Even if I never traveled or spent time at a client site, my laptop would be a useful investment. The work of a technical writer is most productive when one has access to two computers: one to run the application and one to write the documentation. The ability to freeze an application program and document a message, menu item or action makes documentation faster and more accurate. If one computer is a laptop it leaves enough desk space for a printer and printed material or notes.

One of my primary reasons for getting a laptop is my health. I am prone to migraine headaches and have age-related macular degeneration in one eye, both of which are aggravated by standard desktop monitors. Purchasing a new computer leaves me with two choices: buy a laptop or buy a desktop with an expensive flat panel monitor. The six hundred bucks I didnít have to spend for a flat panel monitor gave me a good bit of cash to sink into the best laptop I could find.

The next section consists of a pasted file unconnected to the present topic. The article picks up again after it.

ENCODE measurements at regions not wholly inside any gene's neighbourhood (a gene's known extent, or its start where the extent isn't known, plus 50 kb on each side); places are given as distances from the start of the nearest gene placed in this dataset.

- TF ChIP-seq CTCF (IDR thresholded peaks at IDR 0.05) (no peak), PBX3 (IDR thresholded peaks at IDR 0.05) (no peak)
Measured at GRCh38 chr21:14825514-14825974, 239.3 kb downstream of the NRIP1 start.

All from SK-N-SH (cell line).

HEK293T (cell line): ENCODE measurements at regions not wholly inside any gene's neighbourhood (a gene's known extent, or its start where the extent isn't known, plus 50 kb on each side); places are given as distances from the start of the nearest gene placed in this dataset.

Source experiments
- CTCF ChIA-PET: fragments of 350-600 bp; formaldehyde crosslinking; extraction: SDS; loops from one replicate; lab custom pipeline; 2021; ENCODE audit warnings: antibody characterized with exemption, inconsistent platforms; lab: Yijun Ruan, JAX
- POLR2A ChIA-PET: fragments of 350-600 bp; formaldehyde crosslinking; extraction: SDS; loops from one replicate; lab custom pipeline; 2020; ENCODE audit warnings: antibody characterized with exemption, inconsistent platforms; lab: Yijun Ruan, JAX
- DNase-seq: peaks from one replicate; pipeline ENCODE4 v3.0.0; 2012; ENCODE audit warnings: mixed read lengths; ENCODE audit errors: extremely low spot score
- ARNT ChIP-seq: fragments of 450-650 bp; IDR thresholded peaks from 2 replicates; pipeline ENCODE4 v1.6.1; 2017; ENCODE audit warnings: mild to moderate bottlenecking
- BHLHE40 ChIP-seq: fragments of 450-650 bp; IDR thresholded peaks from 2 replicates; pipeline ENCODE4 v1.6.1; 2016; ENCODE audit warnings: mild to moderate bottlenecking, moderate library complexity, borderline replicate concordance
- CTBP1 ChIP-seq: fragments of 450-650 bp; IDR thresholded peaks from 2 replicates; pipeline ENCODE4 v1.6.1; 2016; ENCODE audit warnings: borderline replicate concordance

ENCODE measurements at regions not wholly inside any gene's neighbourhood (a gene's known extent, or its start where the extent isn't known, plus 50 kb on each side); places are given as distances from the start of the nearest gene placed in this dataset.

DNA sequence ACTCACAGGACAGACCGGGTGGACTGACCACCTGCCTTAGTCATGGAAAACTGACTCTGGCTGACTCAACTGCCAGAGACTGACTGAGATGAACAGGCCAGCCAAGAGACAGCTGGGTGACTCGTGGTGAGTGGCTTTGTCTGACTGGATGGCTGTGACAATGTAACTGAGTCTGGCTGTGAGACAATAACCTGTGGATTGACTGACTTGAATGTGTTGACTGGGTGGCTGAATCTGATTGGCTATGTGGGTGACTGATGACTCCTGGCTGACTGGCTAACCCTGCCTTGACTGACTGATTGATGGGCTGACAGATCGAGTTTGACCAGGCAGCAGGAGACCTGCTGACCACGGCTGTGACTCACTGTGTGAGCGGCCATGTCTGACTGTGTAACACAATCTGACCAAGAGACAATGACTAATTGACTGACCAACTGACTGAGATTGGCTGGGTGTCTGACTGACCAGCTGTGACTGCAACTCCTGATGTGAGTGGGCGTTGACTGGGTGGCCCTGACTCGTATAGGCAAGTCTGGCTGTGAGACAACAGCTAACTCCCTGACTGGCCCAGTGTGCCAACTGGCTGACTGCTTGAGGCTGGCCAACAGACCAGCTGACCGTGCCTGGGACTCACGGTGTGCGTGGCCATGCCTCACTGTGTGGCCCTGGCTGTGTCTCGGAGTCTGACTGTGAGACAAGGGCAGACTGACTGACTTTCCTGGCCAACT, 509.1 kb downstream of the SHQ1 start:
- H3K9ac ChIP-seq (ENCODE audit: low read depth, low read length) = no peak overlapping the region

Finally, because of their size, and perhaps their cost as well, laptops tend to be well-thought out. Some do have cramped keyboards, but mine is quite comfortable due to the large, slightly raised palm rests. I have two buttons at the top of my keyboard that I can program to open my two most frequently used programs. I have keyed them to Outlook Express and the Palm Desktop. Add this to the fact that a laptop is much quieter than a desktop, and you have a machine for which you make few sacrifices and gain many advantages.